Tonight, I called my dad and patiently waited for him to ask me what new things I learned today. To his surprise, I started talking about the Alumni Career Panel, which brought together current SEMBA-ites and alumni from cohorts 1 and 2. The goal of the event was for the alumni to provide honest, practical feedback around finding a job and landing the right job.

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Sustainable Condoms from Soil to Sale

This post was written by Leah Perkinson, MPH and SEMBA ’17, and originally appeared in Impakter. It has been adapted for the SEMBA Review

In The Photo: Sustain Condoms Photo Credit: Sustain Natural

Are you looking for a sustainably produced, non-toxic, GMO-free, Fair Trade certified condom? Sustain Natural, the natural sexual health and wellness product supplier, has you covered (literally). In addition to selling condoms, this Vermont-based startup manufactures water-based, organic personal lubricants and chemical-free post-play wipes.

Sustain’s condoms are also nitrosamine-free. Nitrosamines are a class of carcinogenic chemicals that are in products like cosmetics, tobacco, fish, beer, fried foods, meats and rubber. During sex, condoms can leach these chemicals which can be absorbed into the body. Although nitrosamines from condoms contribute to a small percentage of our overall exposure, there’s no reason for them to exist in condoms. In fact, the World Health Organization and the United Nations Population Fund recommended that condom manufacturers minimize the presence of nitrosamines.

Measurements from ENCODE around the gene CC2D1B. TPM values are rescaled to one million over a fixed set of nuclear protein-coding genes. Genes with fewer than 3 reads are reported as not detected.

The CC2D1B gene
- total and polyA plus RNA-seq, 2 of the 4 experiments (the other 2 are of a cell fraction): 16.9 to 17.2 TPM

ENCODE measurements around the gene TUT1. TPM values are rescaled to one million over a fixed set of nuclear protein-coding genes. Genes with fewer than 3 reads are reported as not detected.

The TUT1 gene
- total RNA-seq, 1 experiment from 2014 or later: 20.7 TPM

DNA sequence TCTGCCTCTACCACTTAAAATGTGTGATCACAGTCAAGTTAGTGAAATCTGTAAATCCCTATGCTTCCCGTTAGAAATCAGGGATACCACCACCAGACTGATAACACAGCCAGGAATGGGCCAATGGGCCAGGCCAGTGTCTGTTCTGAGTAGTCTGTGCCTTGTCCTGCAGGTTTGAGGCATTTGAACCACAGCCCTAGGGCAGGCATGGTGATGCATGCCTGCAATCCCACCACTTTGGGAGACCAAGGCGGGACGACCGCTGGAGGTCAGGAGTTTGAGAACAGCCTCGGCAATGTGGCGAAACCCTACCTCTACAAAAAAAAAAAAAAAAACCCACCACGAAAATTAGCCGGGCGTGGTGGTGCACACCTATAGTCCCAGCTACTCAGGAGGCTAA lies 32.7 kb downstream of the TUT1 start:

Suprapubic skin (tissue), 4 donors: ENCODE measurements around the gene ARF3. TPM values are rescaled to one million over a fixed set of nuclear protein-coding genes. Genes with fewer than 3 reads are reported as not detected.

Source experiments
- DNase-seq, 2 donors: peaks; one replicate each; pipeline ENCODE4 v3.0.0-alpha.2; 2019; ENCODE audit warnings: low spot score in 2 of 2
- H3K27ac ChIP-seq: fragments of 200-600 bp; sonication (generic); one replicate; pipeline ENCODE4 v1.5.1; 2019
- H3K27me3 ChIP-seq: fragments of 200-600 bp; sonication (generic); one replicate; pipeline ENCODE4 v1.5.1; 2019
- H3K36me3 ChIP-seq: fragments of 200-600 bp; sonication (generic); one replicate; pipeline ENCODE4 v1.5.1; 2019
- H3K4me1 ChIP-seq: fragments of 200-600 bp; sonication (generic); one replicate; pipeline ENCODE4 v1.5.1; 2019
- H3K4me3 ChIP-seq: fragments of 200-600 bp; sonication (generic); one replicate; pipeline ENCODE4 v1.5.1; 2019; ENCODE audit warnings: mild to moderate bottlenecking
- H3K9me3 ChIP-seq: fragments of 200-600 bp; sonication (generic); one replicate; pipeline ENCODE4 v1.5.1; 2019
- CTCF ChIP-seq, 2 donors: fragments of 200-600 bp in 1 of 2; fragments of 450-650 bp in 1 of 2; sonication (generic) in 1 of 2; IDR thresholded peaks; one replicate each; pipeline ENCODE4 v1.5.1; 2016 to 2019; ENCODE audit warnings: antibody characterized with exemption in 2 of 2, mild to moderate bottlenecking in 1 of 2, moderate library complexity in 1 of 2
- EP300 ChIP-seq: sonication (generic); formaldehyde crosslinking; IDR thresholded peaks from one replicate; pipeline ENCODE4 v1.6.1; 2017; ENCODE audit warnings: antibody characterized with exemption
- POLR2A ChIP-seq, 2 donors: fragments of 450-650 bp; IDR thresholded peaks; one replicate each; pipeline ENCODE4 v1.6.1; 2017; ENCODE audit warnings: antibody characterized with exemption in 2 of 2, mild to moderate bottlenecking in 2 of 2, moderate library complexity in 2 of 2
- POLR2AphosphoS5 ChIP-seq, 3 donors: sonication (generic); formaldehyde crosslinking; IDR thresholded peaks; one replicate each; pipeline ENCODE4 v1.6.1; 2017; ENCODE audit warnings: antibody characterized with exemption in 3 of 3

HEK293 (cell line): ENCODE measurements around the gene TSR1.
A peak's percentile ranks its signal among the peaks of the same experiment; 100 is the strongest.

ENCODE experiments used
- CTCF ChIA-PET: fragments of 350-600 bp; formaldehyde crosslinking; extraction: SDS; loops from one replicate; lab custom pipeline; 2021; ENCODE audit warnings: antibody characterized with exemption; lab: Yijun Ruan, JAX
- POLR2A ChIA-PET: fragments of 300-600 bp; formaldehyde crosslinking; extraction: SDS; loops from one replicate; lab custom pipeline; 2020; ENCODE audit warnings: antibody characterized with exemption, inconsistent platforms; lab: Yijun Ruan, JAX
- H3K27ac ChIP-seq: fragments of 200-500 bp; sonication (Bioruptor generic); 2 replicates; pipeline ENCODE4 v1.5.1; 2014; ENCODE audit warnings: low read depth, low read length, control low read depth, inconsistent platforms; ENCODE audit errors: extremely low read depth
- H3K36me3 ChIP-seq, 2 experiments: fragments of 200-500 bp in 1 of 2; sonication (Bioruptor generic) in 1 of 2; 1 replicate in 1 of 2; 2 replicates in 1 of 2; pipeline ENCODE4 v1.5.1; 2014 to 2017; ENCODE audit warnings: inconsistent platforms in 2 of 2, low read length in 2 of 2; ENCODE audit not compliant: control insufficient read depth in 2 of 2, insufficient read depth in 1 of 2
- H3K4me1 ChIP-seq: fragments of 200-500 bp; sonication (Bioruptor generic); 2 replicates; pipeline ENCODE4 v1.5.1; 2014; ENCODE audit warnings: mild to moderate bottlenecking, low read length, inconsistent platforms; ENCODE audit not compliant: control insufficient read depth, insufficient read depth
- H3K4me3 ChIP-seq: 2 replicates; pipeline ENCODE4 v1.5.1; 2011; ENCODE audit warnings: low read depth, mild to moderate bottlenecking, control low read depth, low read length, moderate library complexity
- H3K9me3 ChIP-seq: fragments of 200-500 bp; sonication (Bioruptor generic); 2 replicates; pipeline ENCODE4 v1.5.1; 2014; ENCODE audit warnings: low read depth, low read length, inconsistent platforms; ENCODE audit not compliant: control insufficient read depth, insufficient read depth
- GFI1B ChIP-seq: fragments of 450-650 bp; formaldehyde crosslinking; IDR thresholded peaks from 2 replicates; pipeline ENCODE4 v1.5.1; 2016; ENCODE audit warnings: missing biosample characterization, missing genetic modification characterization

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From the Web: Business students willing to sacrifice future salary for good corporate social responsibility: study

More than 90% of business students in a study on corporate social responsibility said they would be willing to sacrifice some percentage of their future salary to work for a responsible employer. A surprising number of 14% are willing to sacrifice more than 40% of their future income to do so.

However business students who were also employed full or part time were willing to sacrifice less of their future income than other participants. Those employed made up more than 60% of participants (30% occupying management positions).

Learn more (via The Conversation) >>

Tackling Sustainability Through Food: How a Burlington Restaurant is Making a Difference

This post was written by Margaret Arzon, SEMBA ’17

In SEMBA, we are encouraged to connect and learn from other social entrepreneurs that are currently driving business to create a social and environmental good. As part of an assignment for our Entrepreneurial Leadership and Mindset class with Dita Sharma, my classmate Julie Allwarden and I sat down with the owner of Pingala restaurant, Trevor Sullivan, to talk about what inspired his business.